We humans have used technology to become masters of communication. But we are far from the only species with an impressive array of “superhuman” abilities. Butterflies have unique features they use for socializing, mating, warding off predators, and more!
Scarlet Mormon (Papilio rumanzovia)
Photo by Bill Bishoff
Consider the butterfly’s ability to see ultraviolet light. UV light is a spectrum of light between 10 and 400 nanometers that humans and most other animals cannot sense. Butterflies have complex mechanisms for both receiving and sending UV light, and they use these amazing gifts in a variety of clever ways.
One well-known phenomenon is the relationship between butterflies and nectar-producing flowers. Thanks to special photoreceptors in their huge compound eyes, butterflies can detect ultraviolet light. Many flowers have evolved to display ultraviolet patterning that helps lead the butterflies directly to their nectaries, resulting in a mutually beneficial exchange—nectar for the butterfly, pollination for the flower. These patterns can resemble airport landing strips or helicopter pads, advertising, “The food is in here!” The butterflies easily home in on these markings and land on the flower petals.
From there, another unique ability helps to ensure the butterflies find what they’re looking for.
A chemoreceptor is a sensory cell or organ responsive to chemical stimuli.
Butterflies have chemoreceptors on their feet (among other places), so when they land on something, they can instantly “taste” whether it’s a food source or not. This comes in handy for food sources that do not have UV patterning, like rotting meat. (Yes, butterflies derive nutrients from deceased animals.)
Butterfly wing scales as seen under a microscope. Photo credit: Thomas Eisner
Some people will be surprised to learn that in addition to sensing ultraviolet light, butterflies can also emit ultraviolet light waves through their wings. Their wings are coated with minuscule scales that can reflect different color spectrums, depending on their shape and the angle of light that hits them.
As the angle of sunlight shifts, the colors emitted from these scales shift. This is how visitors can watch our butterflies “change color” as they flap their wings and flutter about. The structure of these scales reflects many wavelengths of light that we perceive as brilliant colors, but the scales also reflect UV waves, which other butterflies can pick up on for communication.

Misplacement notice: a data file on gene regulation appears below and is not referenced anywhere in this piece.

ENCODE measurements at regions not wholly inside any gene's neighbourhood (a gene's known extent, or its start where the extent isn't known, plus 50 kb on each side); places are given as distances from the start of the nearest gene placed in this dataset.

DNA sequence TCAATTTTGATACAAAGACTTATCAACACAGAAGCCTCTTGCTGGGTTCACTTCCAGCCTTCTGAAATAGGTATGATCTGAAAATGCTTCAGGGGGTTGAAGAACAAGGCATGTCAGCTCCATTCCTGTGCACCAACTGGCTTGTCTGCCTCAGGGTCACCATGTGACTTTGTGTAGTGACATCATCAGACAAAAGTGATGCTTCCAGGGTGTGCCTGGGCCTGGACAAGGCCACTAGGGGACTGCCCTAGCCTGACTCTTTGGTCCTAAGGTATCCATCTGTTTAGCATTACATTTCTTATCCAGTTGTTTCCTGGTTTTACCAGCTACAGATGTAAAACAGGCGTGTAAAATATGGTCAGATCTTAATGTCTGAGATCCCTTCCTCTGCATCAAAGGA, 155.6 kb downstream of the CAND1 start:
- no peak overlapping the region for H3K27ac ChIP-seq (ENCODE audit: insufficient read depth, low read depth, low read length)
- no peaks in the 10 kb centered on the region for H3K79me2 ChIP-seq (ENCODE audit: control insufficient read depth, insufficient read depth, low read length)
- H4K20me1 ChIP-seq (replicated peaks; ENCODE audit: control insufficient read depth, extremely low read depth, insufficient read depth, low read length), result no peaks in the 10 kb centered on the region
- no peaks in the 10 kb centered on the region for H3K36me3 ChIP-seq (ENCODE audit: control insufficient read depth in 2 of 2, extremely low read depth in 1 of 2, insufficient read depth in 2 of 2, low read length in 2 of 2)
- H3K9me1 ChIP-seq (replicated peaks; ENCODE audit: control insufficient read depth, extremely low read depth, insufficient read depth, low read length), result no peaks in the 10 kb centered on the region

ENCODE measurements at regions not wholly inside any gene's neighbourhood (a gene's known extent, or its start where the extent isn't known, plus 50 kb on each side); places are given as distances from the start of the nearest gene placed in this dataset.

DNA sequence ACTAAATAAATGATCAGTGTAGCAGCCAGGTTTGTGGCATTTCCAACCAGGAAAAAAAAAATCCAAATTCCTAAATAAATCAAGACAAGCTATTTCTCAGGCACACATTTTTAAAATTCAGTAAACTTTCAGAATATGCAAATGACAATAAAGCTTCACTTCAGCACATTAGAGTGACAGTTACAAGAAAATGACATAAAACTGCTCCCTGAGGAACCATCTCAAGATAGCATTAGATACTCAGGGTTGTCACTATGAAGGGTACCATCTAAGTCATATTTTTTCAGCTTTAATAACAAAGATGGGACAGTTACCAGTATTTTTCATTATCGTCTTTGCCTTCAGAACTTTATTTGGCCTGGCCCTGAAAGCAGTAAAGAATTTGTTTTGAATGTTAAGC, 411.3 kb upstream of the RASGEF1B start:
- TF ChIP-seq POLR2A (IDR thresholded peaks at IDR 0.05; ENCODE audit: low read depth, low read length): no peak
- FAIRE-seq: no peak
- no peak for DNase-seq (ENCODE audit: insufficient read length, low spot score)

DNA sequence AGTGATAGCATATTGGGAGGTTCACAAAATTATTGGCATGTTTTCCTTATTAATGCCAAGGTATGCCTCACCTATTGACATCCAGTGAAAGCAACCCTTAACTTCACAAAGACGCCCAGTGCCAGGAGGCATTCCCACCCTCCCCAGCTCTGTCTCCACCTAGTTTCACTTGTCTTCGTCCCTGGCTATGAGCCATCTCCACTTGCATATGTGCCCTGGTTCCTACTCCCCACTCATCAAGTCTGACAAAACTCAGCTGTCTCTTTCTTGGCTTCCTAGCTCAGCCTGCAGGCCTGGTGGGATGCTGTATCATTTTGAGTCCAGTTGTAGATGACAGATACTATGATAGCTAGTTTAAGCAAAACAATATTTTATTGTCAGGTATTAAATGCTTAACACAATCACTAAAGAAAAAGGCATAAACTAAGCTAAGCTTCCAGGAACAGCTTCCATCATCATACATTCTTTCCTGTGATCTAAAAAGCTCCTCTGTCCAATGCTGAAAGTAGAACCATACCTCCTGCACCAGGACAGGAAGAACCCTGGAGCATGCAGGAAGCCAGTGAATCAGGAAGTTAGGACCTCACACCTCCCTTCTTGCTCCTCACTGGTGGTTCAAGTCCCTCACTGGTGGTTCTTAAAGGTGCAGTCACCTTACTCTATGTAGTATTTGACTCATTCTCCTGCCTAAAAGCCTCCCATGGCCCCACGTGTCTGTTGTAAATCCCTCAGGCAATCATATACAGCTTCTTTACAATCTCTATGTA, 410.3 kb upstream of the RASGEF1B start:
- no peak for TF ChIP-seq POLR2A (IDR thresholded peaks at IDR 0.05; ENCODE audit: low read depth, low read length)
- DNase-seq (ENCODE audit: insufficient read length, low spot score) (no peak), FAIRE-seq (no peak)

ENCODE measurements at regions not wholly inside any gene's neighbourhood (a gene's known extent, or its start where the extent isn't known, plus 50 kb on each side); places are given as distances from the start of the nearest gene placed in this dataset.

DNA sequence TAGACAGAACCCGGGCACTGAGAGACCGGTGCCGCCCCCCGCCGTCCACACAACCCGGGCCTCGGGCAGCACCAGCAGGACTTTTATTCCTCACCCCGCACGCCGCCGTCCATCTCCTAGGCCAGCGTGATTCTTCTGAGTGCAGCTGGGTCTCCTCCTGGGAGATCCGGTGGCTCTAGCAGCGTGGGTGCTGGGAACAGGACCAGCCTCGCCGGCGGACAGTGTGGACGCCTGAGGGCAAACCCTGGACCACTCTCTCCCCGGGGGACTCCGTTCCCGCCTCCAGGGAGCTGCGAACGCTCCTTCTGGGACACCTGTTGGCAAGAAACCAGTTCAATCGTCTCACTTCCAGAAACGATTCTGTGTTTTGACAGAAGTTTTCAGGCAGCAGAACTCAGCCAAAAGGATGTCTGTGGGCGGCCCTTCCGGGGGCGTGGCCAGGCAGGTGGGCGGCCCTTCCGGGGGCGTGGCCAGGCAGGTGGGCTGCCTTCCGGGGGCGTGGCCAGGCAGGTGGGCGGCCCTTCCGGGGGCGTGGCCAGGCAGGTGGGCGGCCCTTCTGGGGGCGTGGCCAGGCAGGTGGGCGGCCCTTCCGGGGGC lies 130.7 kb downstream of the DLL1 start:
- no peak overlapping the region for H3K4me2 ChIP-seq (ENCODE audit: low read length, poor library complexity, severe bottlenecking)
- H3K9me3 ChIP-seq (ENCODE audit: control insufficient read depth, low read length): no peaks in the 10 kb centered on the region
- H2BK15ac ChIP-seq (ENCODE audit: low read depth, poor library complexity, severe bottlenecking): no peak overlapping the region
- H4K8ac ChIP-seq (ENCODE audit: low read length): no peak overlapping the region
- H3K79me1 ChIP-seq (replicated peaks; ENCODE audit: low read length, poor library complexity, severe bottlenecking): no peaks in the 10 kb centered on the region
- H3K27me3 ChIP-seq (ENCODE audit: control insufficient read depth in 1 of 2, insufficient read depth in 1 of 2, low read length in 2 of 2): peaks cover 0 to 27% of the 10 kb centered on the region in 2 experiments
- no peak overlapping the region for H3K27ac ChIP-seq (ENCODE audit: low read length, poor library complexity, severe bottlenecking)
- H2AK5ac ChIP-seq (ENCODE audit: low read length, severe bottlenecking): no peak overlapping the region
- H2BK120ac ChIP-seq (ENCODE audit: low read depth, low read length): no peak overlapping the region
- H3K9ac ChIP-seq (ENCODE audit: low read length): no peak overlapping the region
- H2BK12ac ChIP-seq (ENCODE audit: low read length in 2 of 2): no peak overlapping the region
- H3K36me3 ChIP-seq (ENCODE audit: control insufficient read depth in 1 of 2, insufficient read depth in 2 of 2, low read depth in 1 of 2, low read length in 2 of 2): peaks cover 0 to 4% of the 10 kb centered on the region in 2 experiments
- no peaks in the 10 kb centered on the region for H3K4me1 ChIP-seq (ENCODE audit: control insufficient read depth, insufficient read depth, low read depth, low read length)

Since butterflies have many predators, being able to send and receive discrete messages in the form of UV light ensures they won’t be detected. This is often used as a secretive means of courtship. Think of it as two naval ships using their flashing beacons to silently communicate without being detected by enemies. Alternatively, think of it like online dating.
Male butterflies will pick up on the vivid UV patterning of a female, and begin their courtship rituals. The female will check out the UV patterning of the male to decide if he has the right stuff. If he does not, she will assume a posture that I described in my previous post, that is, lifting her wings and abdomen. What I didn’t know earlier was that by lifting her wings, the female effectively covers up the UV light that attracted the male in the first place, causing him to lose interest and leave. I guess things haven’t changed much in the last six million years!
Vogel’s organ is thought to be used for hearing birds flap their wings. Photo credit: Ray Cannon
As if ultraviolet-manipulation abilities weren’t enough, did you know that our blue morpho and giant owl butterflies have vestigial ears? These sense receptors known as “Vogel’s organs” are used to detect birds. Our cracker butterflies (Hamadryas sp.) can use these organs to sense—and create—ultrasonic sound waves to evade bats. What’s more, we have butterflies that can turn the table on their predators by scaring them off using markings that look identical to snakeheads and giant eyeballs!